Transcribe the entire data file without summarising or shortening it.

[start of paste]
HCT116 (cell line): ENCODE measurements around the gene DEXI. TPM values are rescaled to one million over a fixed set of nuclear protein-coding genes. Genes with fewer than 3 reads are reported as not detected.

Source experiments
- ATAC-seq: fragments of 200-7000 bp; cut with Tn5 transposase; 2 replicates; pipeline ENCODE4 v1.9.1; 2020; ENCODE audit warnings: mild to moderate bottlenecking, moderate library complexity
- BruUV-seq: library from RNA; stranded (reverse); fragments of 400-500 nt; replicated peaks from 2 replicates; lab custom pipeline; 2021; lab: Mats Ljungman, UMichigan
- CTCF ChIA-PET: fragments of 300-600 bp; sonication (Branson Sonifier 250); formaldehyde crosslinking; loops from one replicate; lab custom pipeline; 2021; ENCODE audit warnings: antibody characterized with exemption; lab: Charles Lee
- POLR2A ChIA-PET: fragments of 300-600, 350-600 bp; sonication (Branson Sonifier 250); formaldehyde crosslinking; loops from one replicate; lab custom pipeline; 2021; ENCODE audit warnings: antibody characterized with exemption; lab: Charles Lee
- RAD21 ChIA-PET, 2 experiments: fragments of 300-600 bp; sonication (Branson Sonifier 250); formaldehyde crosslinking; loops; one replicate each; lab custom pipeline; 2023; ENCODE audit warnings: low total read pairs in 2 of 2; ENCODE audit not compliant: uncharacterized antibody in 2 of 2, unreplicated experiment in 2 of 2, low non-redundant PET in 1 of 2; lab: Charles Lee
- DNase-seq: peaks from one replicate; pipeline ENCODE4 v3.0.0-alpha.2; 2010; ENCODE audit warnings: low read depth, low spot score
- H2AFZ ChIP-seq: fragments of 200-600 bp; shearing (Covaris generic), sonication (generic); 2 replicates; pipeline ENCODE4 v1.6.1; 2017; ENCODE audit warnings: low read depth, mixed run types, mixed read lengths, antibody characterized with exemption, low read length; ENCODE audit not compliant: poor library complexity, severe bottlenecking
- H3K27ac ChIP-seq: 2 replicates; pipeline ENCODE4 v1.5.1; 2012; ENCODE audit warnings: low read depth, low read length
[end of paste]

HCT116 (cell line): ENCODE measurements around the gene DEXI. TPM values are rescaled to one million over a fixed set of nuclear protein-coding genes. Genes with fewer than 3 reads are reported as not detected.

Source experiments
- ATAC-seq: fragments of 200-7000 bp; cut with Tn5 transposase; 2 replicates; pipeline ENCODE4 v1.9.1; 2020; ENCODE audit warnings: mild to moderate bottlenecking, moderate library complexity
- BruUV-seq: library from RNA; stranded (reverse); fragments of 400-500 nt; replicated peaks from 2 replicates; lab custom pipeline; 2021; lab: Mats Ljungman, UMichigan
- CTCF ChIA-PET: fragments of 300-600 bp; sonication (Branson Sonifier 250); formaldehyde crosslinking; loops from one replicate; lab custom pipeline; 2021; ENCODE audit warnings: antibody characterized with exemption; lab: Charles Lee
- POLR2A ChIA-PET: fragments of 300-600, 350-600 bp; sonication (Branson Sonifier 250); formaldehyde crosslinking; loops from one replicate; lab custom pipeline; 2021; ENCODE audit warnings: antibody characterized with exemption; lab: Charles Lee
- RAD21 ChIA-PET, 2 experiments: fragments of 300-600 bp; sonication (Branson Sonifier 250); formaldehyde crosslinking; loops; one replicate each; lab custom pipeline; 2023; ENCODE audit warnings: low total read pairs in 2 of 2; ENCODE audit not compliant: uncharacterized antibody in 2 of 2, unreplicated experiment in 2 of 2, low non-redundant PET in 1 of 2; lab: Charles Lee
- DNase-seq: peaks from one replicate; pipeline ENCODE4 v3.0.0-alpha.2; 2010; ENCODE audit warnings: low read depth, low spot score
- H2AFZ ChIP-seq: fragments of 200-600 bp; shearing (Covaris generic), sonication (generic); 2 replicates; pipeline ENCODE4 v1.6.1; 2017; ENCODE audit warnings: low read depth, mixed run types, mixed read lengths, antibody characterized with exemption, low read length; ENCODE audit not compliant: poor library complexity, severe bottlenecking
- H3K27ac ChIP-seq: 2 replicates; pipeline ENCODE4 v1.5.1; 2012; ENCODE audit warnings: low read depth, low read length